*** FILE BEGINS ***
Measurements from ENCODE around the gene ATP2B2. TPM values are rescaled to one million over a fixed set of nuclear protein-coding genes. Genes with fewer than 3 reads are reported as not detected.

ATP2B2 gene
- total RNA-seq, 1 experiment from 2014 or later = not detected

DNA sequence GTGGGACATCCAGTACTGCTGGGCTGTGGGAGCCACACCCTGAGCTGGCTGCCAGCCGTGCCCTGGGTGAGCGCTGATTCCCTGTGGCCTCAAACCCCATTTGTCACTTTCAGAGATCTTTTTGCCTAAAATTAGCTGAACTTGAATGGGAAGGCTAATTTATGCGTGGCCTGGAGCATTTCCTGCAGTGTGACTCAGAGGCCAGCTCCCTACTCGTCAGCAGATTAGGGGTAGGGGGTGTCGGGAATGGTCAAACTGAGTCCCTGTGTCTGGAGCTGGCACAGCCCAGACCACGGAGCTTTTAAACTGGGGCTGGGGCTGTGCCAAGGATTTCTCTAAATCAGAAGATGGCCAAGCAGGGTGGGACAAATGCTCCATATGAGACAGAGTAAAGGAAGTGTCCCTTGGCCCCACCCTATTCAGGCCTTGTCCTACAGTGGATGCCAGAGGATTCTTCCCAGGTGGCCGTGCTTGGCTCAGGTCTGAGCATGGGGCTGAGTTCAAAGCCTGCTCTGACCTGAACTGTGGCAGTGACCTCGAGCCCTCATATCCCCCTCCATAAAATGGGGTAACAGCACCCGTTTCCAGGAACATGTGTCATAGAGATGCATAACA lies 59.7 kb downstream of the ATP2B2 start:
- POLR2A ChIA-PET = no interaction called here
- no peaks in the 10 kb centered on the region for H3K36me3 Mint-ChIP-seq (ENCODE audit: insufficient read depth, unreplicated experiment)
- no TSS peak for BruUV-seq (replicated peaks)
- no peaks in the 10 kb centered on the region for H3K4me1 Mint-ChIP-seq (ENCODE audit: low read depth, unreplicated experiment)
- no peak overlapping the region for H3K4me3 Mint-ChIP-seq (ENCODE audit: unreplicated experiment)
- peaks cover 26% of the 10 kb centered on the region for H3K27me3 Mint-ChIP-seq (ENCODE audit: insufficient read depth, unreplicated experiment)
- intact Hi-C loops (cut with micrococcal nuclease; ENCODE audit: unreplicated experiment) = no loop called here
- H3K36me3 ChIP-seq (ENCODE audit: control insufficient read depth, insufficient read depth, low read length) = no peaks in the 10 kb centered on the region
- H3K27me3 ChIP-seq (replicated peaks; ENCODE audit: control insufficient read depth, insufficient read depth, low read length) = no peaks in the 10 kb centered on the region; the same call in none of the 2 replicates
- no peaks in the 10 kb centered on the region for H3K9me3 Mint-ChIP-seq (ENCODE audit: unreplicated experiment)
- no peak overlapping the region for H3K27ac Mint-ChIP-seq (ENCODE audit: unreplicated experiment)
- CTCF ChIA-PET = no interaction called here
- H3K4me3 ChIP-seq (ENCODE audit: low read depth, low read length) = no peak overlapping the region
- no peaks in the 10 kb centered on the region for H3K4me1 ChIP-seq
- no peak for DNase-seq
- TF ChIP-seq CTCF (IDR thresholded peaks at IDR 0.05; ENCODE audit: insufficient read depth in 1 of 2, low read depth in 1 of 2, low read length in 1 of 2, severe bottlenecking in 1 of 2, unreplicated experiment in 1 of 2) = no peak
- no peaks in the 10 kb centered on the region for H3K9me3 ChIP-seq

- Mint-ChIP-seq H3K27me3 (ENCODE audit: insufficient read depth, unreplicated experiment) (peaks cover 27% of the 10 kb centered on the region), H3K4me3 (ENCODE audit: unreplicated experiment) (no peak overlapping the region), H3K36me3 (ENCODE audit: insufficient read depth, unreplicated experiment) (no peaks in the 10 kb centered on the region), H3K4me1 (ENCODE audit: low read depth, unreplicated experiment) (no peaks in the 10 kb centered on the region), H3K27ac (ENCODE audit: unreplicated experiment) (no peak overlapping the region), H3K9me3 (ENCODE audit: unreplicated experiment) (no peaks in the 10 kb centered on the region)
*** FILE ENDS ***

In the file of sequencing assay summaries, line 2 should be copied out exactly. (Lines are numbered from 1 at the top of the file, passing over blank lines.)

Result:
ATP2B2 gene